Its a rehash of the old USB2 "full speed" vs "hi speed" debacle of the early 2000s. I think the USB consortium makes things confusing on purpose.



#29 BenKolt

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Posted 26 August 2019 - 02:09 PM

I'm also real sorry to hear that your troubles continue.  I was intrigued from the beginning with your choice of the ASI-1600MM-C and then the Pro version as large FOV guide camera.  This is something that I've been interested in doing with my C11, but not critical enough for me to do something about it.  However, with your trouble, I hesitate to change anything at this point!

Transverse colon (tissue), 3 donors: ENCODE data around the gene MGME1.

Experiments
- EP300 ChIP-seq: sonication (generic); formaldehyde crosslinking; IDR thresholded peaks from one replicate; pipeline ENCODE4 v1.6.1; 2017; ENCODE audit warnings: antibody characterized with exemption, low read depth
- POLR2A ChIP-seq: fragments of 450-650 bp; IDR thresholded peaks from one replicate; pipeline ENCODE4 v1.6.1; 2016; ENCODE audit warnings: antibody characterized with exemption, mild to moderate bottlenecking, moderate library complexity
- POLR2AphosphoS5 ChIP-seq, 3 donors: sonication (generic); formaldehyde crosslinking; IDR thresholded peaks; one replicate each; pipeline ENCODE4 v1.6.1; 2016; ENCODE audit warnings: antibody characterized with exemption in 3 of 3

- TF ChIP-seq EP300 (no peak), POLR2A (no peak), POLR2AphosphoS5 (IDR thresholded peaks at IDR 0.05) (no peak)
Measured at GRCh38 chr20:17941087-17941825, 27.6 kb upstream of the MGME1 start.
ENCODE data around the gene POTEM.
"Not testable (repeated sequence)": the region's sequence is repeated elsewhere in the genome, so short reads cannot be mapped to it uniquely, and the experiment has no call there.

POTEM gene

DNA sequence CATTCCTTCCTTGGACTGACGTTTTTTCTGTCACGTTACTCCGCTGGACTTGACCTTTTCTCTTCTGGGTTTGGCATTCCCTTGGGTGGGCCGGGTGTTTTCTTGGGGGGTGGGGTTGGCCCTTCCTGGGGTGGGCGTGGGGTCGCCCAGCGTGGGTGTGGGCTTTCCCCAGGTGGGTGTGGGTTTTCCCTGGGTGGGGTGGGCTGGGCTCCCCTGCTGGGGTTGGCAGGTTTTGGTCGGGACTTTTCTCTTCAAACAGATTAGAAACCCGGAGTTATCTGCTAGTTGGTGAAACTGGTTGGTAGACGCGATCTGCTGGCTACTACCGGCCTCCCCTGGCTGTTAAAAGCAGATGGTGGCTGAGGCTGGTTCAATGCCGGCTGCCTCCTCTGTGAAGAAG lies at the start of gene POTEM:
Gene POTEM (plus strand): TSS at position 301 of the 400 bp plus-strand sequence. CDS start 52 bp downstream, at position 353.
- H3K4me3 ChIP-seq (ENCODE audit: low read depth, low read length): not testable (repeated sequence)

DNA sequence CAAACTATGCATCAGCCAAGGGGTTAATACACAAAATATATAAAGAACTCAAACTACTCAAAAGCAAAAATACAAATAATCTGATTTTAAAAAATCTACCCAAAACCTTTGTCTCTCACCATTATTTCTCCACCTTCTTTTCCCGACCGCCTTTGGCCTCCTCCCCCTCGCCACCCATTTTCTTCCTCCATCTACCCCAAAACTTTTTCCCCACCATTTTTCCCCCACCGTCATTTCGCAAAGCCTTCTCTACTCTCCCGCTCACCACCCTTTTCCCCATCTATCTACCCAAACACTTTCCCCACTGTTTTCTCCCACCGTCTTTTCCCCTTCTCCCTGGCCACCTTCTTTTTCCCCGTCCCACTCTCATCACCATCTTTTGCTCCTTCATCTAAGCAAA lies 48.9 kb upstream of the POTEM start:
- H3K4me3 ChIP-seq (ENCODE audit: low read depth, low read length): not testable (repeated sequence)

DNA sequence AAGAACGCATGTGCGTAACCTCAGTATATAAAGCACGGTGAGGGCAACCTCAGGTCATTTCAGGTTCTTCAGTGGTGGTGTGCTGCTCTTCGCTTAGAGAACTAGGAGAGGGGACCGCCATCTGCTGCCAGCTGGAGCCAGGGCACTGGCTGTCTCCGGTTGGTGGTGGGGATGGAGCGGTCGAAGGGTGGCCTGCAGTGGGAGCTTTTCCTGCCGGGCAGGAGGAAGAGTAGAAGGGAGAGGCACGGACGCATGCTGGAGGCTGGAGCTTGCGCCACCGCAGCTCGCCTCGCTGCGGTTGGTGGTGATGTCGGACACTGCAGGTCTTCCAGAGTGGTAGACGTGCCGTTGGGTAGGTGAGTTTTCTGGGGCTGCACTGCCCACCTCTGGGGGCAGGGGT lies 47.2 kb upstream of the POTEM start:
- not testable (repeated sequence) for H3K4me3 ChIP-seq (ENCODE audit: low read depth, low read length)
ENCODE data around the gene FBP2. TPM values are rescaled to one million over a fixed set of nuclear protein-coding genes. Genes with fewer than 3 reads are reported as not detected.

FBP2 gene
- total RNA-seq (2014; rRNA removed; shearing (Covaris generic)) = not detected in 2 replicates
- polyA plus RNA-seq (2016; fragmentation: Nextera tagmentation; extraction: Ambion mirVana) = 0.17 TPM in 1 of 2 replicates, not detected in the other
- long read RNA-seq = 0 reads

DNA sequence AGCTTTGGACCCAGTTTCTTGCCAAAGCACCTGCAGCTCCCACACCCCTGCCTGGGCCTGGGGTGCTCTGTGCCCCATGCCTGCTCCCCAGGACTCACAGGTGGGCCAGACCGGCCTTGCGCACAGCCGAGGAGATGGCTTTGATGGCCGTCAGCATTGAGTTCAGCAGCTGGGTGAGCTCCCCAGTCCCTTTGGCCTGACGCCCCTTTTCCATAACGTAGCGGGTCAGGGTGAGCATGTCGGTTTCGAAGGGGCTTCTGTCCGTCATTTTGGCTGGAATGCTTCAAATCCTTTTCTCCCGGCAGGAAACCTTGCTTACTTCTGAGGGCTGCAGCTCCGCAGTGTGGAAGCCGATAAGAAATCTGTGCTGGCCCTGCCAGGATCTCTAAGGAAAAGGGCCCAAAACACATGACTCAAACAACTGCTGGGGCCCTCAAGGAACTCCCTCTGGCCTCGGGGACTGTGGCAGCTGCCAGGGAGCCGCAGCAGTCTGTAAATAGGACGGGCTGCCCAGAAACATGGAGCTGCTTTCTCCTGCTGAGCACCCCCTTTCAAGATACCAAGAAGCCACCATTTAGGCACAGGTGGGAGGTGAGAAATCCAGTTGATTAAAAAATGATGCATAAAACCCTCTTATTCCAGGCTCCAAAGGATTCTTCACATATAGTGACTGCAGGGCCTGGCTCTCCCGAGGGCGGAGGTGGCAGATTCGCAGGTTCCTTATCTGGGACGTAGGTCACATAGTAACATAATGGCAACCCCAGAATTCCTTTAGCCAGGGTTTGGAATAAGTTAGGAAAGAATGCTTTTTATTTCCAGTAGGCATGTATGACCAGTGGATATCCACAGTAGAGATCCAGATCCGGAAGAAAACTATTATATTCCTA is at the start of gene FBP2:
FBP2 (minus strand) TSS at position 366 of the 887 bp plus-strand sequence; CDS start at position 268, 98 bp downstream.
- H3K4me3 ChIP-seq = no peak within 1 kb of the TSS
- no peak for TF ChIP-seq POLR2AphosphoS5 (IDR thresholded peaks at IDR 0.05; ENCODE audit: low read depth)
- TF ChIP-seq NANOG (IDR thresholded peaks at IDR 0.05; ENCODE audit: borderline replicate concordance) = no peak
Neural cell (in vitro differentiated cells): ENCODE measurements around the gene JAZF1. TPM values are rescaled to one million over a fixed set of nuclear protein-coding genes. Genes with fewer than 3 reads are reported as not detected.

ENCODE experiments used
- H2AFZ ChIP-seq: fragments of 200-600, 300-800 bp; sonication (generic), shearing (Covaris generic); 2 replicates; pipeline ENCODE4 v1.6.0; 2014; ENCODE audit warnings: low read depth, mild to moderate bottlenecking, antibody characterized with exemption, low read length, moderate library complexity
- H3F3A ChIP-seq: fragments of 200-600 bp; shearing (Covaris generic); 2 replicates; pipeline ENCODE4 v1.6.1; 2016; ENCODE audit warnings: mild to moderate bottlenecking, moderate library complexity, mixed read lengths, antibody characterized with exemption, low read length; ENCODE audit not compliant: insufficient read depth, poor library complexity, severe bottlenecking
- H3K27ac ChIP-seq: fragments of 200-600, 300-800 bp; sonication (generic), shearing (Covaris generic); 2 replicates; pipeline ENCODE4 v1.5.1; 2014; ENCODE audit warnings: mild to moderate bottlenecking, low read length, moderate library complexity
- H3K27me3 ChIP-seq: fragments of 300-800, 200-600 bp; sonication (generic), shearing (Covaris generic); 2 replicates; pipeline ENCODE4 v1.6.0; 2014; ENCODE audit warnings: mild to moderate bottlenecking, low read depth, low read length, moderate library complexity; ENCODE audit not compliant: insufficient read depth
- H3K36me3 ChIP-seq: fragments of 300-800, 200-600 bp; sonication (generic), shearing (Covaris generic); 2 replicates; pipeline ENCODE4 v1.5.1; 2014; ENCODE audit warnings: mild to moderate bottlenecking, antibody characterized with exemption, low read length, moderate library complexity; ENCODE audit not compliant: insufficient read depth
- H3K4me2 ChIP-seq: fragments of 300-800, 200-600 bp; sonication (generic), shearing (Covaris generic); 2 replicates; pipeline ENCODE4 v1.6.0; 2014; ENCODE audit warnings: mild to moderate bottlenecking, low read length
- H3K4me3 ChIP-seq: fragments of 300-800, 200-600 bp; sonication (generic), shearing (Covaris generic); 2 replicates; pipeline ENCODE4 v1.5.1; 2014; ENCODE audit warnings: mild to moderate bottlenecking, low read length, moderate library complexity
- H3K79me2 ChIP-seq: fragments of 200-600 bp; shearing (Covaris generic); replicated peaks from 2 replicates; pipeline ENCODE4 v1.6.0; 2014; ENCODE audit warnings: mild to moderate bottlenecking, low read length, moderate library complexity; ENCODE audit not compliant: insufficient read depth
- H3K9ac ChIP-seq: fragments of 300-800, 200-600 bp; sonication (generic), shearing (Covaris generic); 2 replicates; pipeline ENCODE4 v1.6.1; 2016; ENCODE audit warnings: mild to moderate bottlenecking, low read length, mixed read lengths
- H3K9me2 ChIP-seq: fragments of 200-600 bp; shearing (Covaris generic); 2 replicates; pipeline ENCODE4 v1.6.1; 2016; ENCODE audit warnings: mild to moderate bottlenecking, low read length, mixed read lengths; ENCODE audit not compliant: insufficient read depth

I am reluctant to offer any advice to you on this matter as you have worked through it thoroughly.  My only comment is that if you decide to rip equipment out of DSW, I do hope that you can at least temporarily set things up at home in Oregon and continue to (1) make fantastic images and (2) work through new designs and equipment more easily and leisurely.

 

Best Regards,

Ben


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#30 Ron in Michigan

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Posted 26 August 2019 - 02:53 PM